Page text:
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There are companies you would like to invest in because of the huge promise they hold, but they are just too risky. That’s where we find ourselves at with Boxed (NYSE:BOXD). It has a great business model, what appears to be good market-product fit since its customers say they love the service, and a lot of growth potential, but the financials are just too ugly.
We see the Boxed business model as a combination of the business models of Amazon and Costco. Just like Costco, there is a lot of use of high-quality private labels that offer a lot of value to the customer, while at the same time increasing the gross margin for the company.
Boxed Investor Presentation
And just like Amazon, the company is ultra focused on providing a delightful experience and putting the customer first. Their customer satisfaction is top notch, with a lot of positive reviews. According to a third party consulting firm that surveyed customers, online customer satisfaction is as high as with beloved brands such as Chewey, and higher than Costco and Amazon Fresh.
Another business model similarity with Amazon is that the company sells ads on its marketplace. This currently brings less than 1% of GMV as revenue, but the company is targeting at least 4%+. We think it is a smart way to increase monetization of their platform, but it is not going to move the needle much in the short/medium term. The company is also letting external sellers into the marketplace. Currently around 1% of GMV, and with a target of more than a quarter of GMV coming from third party sellers by 2026. Finally, the company is trying to monetize its technology platform as a SaaS offering too, already having one big customer, Aeon, an $80 billion global retailer. This too is not expected to bring much in the form of revenue soon, but is an interesting opportunity to grow long-term.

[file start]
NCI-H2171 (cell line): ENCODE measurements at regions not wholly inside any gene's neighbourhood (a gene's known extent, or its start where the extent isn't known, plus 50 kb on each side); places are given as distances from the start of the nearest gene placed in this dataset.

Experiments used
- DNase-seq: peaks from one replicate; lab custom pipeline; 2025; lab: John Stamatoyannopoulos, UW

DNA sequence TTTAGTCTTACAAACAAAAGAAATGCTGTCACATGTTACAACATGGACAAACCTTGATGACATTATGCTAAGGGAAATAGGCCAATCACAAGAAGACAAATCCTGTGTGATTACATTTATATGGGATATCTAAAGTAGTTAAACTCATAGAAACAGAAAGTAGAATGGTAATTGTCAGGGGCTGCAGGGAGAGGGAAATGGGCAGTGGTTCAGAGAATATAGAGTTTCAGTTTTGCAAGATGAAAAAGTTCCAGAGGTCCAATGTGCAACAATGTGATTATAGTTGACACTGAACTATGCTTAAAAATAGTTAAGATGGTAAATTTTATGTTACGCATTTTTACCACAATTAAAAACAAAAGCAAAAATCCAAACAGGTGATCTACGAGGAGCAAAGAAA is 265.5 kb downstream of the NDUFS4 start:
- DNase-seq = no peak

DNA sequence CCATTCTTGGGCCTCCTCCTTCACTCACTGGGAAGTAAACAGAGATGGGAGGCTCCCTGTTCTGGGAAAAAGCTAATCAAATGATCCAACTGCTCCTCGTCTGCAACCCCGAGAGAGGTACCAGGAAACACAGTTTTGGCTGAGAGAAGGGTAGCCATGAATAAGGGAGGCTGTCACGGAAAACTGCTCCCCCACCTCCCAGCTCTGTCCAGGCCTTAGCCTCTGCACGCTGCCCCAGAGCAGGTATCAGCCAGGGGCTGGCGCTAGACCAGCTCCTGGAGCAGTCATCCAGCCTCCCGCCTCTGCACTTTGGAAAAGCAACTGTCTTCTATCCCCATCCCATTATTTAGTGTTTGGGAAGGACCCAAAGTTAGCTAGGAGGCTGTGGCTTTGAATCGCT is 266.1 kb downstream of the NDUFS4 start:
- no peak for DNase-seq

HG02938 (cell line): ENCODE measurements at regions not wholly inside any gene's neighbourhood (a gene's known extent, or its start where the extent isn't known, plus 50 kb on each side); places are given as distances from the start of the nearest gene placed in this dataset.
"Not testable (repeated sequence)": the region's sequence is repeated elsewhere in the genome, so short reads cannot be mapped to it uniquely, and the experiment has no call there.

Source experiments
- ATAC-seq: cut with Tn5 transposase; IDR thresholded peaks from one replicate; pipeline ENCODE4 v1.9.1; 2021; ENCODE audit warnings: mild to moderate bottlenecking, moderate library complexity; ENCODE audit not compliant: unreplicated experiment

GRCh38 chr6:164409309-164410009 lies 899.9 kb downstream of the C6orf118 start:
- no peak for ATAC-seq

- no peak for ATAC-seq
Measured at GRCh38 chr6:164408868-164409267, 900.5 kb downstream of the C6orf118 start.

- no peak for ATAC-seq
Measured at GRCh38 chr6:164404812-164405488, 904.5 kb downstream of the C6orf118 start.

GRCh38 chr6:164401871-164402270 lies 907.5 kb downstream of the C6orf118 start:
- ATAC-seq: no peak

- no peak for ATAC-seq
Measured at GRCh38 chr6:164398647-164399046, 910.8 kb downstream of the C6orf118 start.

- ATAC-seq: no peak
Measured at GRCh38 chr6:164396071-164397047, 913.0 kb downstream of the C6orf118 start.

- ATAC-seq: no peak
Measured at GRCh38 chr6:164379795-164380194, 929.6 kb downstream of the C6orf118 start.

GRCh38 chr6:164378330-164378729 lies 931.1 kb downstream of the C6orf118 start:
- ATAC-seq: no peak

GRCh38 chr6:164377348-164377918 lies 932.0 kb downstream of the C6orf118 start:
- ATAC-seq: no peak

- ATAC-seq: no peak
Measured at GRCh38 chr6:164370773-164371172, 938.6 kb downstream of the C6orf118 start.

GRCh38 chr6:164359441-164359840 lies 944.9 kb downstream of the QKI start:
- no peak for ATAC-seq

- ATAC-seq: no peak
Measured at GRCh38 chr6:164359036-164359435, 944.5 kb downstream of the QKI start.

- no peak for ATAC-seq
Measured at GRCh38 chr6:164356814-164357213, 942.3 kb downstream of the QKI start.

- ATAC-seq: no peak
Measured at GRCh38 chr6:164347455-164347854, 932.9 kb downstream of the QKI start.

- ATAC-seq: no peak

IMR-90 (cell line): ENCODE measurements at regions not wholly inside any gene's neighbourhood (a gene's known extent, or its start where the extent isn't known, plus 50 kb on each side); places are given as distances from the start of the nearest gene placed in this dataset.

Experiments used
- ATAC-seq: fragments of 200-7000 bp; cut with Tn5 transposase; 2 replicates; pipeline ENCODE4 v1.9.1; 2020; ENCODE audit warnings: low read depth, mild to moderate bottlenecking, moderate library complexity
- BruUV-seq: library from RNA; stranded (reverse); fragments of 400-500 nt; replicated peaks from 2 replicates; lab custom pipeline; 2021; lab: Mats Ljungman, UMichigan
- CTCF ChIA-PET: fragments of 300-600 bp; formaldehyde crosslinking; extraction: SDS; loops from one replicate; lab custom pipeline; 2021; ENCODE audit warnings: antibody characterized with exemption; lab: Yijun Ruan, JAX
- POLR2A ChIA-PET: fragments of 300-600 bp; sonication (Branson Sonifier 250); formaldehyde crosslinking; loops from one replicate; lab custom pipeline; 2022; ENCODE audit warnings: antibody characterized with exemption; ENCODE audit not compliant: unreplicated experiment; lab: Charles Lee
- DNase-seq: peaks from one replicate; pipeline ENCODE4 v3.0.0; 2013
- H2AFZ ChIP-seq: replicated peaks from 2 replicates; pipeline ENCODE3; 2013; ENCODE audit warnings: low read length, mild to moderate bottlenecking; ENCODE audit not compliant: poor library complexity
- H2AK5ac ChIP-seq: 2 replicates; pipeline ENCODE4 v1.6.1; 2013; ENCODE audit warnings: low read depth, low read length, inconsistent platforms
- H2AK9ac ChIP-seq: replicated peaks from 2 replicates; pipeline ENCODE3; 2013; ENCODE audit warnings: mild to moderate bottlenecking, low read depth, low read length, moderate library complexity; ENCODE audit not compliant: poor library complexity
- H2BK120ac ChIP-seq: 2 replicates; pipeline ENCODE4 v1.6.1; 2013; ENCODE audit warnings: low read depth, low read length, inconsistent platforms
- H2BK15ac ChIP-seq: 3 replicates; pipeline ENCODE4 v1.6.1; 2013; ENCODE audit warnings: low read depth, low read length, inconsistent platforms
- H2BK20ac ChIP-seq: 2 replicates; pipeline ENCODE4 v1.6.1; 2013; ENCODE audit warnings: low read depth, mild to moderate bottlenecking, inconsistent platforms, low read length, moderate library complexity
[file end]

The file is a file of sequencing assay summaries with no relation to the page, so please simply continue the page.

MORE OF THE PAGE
Boxed Investor Presentation
The most important feature of Boxed’s business model, however, is the cost flywheel that Costco has used so successfully. Basically the idea is that as volumes grow the company is able to purchase products more cheaply, passing this price reductions to customers, which in turn respond by buying more, so the company can get even lower prices, and so on. The only problem with this strategy is that it needs to achieve a certain critical mass for the flywheel to get going, and Boxed is not there yet.
So far Boxed has managed to improve gross margins to the ~13-14% level, but this is not enough to make the company sustainably profitable. Boxed believes that with improved vendor negotiations, ad-tech monetization, improved customer retention with loyalty programs, and supply chain optimization, that it can approximately increase gross margins by ~10%. A key to this plan being successful is a significant increase in sales, and that is why, as we’ll see, Boxed is being so aggressive with its sales & marketing expenditures.
Boxed Investor Presentation
While sales have been increasing, they are still far from what we believe to be the necessary critical mass for Boxed’s business model to become self-sustaining and profitable.
The company seems to understand the need to attain this critical mass, and has been investing heavily in sales & marketing, and general & administrative.
Unfortunately this heavy spending has resulted in negative operating leverage, with operating margins being reported at an awful -52%.
With these margins it is not surprising to see that the company has very significant negative cash from operations (i.e. “cash burn”). We worry that if the company does not manage to achieve the necessary scale to make the business model flywheel sustainable with higher gross profit margins soon, that it risks running out of cash.